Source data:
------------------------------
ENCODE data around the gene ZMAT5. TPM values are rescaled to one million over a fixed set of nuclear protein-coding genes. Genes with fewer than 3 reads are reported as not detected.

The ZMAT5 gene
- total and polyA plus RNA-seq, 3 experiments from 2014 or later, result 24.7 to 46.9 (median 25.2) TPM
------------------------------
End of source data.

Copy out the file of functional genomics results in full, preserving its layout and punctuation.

ENCODE data around the gene ZMAT5. TPM values are rescaled to one million over a fixed set of nuclear protein-coding genes. Genes with fewer than 3 reads are reported as not detected.

The ZMAT5 gene
- total and polyA plus RNA-seq, 3 experiments from 2014 or later, result 24.7 to 46.9 (median 25.2) TPM